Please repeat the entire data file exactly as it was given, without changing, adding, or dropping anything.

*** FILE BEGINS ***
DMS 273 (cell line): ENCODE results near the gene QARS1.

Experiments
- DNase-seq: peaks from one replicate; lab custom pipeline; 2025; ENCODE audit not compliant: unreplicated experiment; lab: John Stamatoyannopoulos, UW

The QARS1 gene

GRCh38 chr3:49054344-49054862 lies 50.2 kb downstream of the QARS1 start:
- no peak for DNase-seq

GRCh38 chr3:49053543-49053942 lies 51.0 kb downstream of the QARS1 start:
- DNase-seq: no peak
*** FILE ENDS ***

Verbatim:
DMS 273 (cell line): ENCODE results near the gene QARS1.

Experiments
- DNase-seq: peaks from one replicate; lab custom pipeline; 2025; ENCODE audit not compliant: unreplicated experiment; lab: John Stamatoyannopoulos, UW

The QARS1 gene

GRCh38 chr3:49054344-49054862 lies 50.2 kb downstream of the QARS1 start:
- no peak for DNase-seq

GRCh38 chr3:49053543-49053942 lies 51.0 kb downstream of the QARS1 start:
- DNase-seq: no peak